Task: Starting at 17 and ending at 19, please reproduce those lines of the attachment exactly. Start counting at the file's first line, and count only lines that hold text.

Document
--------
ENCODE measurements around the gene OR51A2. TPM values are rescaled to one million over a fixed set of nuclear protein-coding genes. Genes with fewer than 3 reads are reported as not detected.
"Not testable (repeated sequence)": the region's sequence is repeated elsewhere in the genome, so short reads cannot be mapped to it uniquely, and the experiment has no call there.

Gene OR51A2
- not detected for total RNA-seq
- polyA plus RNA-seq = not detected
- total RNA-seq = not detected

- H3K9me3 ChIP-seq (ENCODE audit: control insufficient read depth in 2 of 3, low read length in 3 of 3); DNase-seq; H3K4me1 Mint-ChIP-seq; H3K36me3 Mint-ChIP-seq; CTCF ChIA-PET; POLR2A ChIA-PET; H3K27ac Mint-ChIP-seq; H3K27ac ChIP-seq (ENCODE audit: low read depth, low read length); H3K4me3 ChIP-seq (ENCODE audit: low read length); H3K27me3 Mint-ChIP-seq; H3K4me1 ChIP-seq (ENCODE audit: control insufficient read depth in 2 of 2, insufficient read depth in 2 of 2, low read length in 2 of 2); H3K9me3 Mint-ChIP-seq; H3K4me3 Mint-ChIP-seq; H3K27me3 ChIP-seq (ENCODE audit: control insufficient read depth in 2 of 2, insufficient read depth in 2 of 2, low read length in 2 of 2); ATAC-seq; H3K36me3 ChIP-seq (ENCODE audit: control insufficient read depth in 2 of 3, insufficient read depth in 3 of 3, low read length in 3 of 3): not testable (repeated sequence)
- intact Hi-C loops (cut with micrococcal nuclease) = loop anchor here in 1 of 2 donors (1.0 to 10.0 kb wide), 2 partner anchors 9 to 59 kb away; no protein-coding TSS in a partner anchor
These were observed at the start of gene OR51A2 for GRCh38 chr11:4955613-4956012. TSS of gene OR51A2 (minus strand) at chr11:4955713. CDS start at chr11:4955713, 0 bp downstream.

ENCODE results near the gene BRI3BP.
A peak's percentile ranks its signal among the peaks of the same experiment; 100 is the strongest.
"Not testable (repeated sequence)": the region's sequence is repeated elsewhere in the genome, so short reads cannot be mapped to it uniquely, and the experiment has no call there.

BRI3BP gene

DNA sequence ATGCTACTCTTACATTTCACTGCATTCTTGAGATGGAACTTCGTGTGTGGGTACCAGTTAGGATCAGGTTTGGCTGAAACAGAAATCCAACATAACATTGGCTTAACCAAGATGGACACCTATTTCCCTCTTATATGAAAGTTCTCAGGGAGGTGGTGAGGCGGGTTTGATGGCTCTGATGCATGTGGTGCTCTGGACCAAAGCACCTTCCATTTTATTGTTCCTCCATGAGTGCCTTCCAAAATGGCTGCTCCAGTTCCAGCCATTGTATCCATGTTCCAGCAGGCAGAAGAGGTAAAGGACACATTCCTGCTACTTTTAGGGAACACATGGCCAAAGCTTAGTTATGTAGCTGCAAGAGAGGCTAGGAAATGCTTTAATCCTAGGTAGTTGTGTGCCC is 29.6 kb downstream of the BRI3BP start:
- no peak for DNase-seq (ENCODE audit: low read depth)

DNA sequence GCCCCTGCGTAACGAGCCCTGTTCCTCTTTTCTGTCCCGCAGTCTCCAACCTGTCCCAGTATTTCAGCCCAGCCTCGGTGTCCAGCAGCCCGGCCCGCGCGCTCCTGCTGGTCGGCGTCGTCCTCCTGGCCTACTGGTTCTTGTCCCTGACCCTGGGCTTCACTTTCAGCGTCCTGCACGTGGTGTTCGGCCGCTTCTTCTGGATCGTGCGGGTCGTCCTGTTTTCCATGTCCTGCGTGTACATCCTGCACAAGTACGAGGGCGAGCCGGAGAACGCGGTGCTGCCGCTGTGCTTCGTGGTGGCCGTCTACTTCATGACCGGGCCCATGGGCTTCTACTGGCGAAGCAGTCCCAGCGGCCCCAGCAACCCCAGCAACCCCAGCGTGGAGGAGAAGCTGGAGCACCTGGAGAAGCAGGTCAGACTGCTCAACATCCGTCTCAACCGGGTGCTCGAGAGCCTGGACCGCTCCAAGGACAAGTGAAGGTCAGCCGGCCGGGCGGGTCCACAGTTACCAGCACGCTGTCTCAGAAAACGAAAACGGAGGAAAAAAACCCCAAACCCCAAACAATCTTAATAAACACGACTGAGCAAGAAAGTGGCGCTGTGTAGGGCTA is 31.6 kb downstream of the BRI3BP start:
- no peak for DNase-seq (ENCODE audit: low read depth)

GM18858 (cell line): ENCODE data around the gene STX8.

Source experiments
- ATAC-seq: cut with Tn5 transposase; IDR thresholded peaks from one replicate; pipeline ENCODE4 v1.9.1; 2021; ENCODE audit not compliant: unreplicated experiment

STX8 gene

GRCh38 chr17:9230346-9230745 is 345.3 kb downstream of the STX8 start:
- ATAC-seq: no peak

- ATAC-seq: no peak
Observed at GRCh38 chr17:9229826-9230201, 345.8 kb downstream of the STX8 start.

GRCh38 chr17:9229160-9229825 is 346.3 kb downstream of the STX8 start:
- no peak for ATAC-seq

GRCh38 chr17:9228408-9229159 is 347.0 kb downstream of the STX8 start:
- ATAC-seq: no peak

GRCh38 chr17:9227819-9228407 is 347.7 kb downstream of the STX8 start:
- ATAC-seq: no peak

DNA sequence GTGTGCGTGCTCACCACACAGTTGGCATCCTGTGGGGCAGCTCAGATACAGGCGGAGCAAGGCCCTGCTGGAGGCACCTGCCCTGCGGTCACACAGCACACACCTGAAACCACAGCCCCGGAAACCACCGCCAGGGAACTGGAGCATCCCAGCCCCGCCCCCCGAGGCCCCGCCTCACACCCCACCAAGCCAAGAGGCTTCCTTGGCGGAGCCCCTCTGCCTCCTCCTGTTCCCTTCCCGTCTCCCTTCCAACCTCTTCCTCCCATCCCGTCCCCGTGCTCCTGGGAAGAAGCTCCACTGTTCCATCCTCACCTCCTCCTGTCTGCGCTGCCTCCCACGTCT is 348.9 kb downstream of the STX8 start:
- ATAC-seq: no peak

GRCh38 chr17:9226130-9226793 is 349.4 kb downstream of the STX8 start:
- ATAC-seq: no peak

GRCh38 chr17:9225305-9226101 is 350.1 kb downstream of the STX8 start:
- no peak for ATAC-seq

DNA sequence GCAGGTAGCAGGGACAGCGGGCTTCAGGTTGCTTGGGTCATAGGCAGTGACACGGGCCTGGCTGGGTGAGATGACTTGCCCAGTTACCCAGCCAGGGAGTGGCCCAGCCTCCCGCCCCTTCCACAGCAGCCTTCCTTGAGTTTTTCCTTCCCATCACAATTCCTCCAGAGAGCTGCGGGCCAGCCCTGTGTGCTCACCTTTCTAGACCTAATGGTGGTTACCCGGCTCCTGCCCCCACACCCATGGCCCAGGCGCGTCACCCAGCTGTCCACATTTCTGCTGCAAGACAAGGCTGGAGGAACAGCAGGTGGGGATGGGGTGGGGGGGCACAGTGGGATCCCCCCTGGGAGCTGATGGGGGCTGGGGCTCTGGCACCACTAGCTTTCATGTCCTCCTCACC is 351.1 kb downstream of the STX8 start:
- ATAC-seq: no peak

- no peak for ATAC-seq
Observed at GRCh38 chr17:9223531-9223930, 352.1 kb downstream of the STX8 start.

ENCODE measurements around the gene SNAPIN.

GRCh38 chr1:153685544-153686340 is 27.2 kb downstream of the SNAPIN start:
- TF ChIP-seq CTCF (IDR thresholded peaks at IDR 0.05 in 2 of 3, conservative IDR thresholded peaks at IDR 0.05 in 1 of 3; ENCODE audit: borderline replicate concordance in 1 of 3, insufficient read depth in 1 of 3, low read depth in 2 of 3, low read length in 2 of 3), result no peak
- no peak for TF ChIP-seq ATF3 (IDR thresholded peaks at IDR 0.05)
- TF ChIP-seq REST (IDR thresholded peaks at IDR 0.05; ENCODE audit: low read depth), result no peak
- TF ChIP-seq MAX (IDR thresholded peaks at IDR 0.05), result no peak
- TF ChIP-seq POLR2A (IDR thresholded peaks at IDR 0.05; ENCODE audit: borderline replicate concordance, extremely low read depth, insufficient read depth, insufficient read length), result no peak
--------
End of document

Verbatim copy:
- no peak for DNase-seq (ENCODE audit: low read depth)

GM18858 (cell line): ENCODE data around the gene STX8.

Source experiments